Table 2

Multivariable analysis of risk factors for chronic GVHD

Factors

Chronic GVHD

HR (95% CI)

P

Patient age (years)

 ≤ 28 versus ≥ 28

1.72 (1.25–2.35)

0.001

Donor age (years)

 ≤ 31 versus ≥ 31

1.07 (0.79–1.45)

0.673

Gender

 Male versus female

0.80 (0.59–1.07)

0.127

Underlying disease

 AML

1.00

 

 ALL

1.17 (0.84–1.64)

0.357

 Othersa

0.94 (0.63–1.40)

0.762

Stage of underlying disease

 CR versus NR

0.77 (0.54–1.10)

0.152

Transplant type

 MSD

1.00

 

 HRD

1.73 (0.90–3.35)

0.102

 MUD

1.63 (0.87–3.03)

0.127

Conditioning regimen

 Myeloablative versus intensified

1.39 (1.01–1.91)

0.045

GVHD prophylaxis

 ATG-based versus non-ATG-based

2.38 (1.30–4.35)

0.005

History of IFD pre-transplant

 No versus yes

0.75 (0.52–1.07)

0.112

IFD post-transplant

 No versus yes

1.78 (1.24–2.56)

0.002

CMV DNA

 Negative versus positive

1.10 (0.82–1.48)

0.522

Acute GVHD

 Grades 0–I versus Grades II–IV

1.94 (1.45–2.60)

0.000

Bold values indicate P < 0.05

HR Hazard ratio, CI confidence interval, GVHD graft-versus-host disease, AML acute myeloid leukemia, ALL acute lymphoblastic leukemia, CR complete remission, NR nonremission, MSD matched sibling donor, HRD haploidentical related donor, MUD matched unrelated donor, ATG antithymocyte globulin, IFD invasive fungal disease, CMV cytomegalovirus

aThe other category included myelodysplastic syndrome, chronic myeloid leukemia and lymphoma

Survival

At a median follow-up of 1004 days (range 61–2041 days) post-transplantation, 347 patients survived and 163 patients died. Causes of death included relapse (93 cases), infections (36 cases, including 15 bacterial infection, 12 fungal infection, five EBV-associated post-transplant lymphoproliferative disease (PTLD) and four CMV-associated diseases), nine acute GVHD, 16 chronic GVHD, and nine others. The overall 3-year cumulative incidence of relapse was 19.3% ± 1.8%. There were no significant differences in 3-year cumulative incidence of relapse between IFD group and non-IFD group (20.7% ± 3.8% versus 18.9% ± 2.0%, P = .447; Fig. 2a). The overall 5-year estimated probability of TRM post-transplantation was 14.5% ± 1.6%. The 5-year TRM post-transplantation was significantly higher in patients with IFD compared to those without IFD (29.8% ± 4.3% versus 9.8% ± 1.6%, P < .001, Fig. 2b). The 5-year probability of DFS for all patients was 66.4% ± 2.2%: 48.8% ± 4.7% for patients with IFD and 71.8% ± 2.3% for patients without IFD (P < .001, Fig. 2c). The 5-year probability of OS for all patients was 66.9% ± 2.2%: 50.5% ± 4.9% for patients with IFD and 71.3% ± 2.4% for patients without IFD, respectively (P < .001, Fig. 2d). The 5-year DFS and OS benefit were highly significant among patients without IFD. In the multivariable analysis, stage of underlying disease NR, MUD transplant, and acute GVHD III–IV were risk factors associated with a higher relapse. For DFS, stage of underlying disease NR, MUD transplant, IFD post-transplantation, acute GVHD III–IV, and extensive chronic GVHD were risk factors associated with a worse DFS. For OS, stage of underlying disease NR, MUD transplant, IFD post-transplantation, CMV DNA positive, acute GVHD III–IV, and extensive chronic GVHD were risk factors associated with a worse OS (Table 3).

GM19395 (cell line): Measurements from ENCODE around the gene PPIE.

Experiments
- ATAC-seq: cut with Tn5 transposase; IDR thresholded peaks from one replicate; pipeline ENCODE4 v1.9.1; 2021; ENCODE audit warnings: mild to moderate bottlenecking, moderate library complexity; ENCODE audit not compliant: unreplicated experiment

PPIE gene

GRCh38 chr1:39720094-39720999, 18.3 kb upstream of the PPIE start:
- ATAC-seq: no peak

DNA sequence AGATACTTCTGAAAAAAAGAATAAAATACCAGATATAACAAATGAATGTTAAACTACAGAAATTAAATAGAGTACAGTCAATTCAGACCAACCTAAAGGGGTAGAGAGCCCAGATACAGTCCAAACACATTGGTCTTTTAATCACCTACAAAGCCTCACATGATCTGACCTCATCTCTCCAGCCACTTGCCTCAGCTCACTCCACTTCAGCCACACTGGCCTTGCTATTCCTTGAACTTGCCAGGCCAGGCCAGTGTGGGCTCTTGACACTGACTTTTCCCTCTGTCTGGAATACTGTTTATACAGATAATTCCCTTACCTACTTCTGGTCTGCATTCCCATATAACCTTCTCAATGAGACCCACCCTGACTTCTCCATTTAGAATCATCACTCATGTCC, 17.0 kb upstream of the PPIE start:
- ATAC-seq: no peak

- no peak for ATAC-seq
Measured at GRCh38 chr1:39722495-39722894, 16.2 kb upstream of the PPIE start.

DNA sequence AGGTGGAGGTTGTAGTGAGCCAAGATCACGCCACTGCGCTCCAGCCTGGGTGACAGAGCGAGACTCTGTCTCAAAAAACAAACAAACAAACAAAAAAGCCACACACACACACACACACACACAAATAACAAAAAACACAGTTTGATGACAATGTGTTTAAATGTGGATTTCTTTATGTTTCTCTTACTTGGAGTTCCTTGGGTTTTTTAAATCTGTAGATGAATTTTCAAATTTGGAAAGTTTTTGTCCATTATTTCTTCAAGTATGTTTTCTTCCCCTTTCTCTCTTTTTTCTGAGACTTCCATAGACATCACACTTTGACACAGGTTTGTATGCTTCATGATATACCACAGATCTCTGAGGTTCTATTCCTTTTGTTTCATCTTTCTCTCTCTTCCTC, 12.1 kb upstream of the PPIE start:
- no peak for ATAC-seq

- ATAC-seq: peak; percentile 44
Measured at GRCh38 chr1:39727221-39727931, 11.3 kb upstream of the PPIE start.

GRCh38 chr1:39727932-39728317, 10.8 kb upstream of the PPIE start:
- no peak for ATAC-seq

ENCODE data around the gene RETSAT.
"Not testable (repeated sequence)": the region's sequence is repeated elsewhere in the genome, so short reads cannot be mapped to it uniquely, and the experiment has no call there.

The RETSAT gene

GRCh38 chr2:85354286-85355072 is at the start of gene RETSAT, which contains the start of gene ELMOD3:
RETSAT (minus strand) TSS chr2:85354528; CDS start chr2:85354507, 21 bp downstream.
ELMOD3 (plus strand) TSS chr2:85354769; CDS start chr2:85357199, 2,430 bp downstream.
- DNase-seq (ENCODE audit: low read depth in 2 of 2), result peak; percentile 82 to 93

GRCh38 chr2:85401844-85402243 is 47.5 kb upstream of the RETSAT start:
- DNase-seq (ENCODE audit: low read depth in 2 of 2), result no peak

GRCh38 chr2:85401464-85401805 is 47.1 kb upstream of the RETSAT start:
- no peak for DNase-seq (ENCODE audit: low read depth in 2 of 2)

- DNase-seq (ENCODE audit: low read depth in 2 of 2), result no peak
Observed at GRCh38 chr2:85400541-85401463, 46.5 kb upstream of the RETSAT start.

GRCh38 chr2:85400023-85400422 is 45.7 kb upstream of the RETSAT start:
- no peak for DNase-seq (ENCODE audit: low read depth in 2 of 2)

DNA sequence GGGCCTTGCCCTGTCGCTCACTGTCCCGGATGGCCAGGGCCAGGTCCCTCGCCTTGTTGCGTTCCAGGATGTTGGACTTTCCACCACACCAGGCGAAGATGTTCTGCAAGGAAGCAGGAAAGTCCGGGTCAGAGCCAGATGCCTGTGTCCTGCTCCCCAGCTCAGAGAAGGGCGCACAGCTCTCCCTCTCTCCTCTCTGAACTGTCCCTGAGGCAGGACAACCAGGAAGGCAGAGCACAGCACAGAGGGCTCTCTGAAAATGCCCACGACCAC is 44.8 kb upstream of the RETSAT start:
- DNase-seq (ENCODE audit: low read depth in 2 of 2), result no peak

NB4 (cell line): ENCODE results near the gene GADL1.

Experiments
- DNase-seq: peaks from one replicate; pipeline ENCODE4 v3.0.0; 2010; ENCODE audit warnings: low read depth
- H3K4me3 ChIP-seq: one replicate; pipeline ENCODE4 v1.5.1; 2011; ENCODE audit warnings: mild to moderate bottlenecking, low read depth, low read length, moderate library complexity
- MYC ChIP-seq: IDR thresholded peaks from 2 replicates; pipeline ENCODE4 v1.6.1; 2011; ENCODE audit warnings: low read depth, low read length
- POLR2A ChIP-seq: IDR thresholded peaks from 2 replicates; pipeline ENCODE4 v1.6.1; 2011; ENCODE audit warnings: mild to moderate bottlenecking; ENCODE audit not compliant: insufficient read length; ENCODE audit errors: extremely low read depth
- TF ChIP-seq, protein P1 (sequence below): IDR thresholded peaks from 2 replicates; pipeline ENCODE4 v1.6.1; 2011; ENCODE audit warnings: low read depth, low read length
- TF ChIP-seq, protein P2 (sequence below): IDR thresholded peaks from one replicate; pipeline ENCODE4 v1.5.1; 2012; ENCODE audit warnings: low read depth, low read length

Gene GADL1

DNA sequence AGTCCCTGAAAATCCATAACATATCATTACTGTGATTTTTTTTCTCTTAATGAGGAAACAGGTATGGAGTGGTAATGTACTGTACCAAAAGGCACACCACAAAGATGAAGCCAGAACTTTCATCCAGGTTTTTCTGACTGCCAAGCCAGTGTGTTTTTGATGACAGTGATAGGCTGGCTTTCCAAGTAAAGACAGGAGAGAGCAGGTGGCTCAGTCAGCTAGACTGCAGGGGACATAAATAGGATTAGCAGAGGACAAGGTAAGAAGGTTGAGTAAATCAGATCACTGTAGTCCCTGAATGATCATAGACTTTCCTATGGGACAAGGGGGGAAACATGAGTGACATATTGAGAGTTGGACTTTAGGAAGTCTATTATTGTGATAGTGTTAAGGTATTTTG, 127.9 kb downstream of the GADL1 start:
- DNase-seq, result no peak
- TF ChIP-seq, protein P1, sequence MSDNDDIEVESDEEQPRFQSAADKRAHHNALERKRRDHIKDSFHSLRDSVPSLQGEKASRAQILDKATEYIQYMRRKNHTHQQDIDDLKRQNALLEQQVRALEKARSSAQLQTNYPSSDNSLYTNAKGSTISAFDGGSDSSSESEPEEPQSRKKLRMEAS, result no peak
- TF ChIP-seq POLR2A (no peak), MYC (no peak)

Table 3

Multivariable analysis of risk factors for relapse, DFS and OS

Factors

Relapse

DFS

OS

HR (95% CI)

P

HR (95% CI)

P

HR (95% CI)

P

Patient age (years)

 ≤ 28 versus ≥ 28

1.45 (0.93–2.28)

0.104

1.25 (0.88–1.77)

0.216

1.20 (0.84–1.71)

0.325

Donor age (years)

 ≤ 31 versus ≥ 31

0.93 (0.60–1.44)

0.743

1.05 (0.75–1.46)

0.782

1.10 (0.79–1.55)

0.569

Gender

 Male versus female

0.83 (0.54–1.28)

0.398

0.78 (0.56–1.09)

0.144

0.72 (0.51–1.01)

0.059

Underlying disease

 AML

1.00

 

1.00

 

1.00

 

 ALL

1.21 (0.74–1.99)

0.440

1.01 (0.68–1.50)

0.952

1.03 (0.69–1.53)

0.896

 Othersa

0.62 (0.32–1.18)

0.147

0.85 (0.54–1.33)

0.469

0.80 (0.50–1.27)

0.347

Stage of underlying disease

 CR versus NR

1.97 (1.22–3.17)

0.006

1.54 (1.06–2.22)

0.022

1.53 (1.05–2.22)

0.026

Transplant type

 MSD

1.00

 

1.00

 

1.00

 

 HRD

1.32 (0.50–3.52)

0.574

1.36 (0.66–2.78)

0.404

1.34 (0.65–2.74)

0.429

 MUD

2.41 (1.00–5.80)

0.049

2.24 (1.12–4.47)

0.022

2.13 (1.06–4.28)

0.035

Conditioning regimen

 Myeloablative versus intensified

1.04 (0.64–1.70)

0.862

1.11 (0.77–1.62)

0.569

1.09 (0.75–1.59)

0.657

GVHD prophylaxis

 ATG-based versus non-ATG-based

1.73 (0.72–4.13)

0.217

1.75 (0.89–3.43)

0.106

1.74 (0.88–3.44)

0.111

History of IFD pre-transplant

 No versus yes

1.55(0.97–2.46)

0.065

1.39 (0.96–2.00)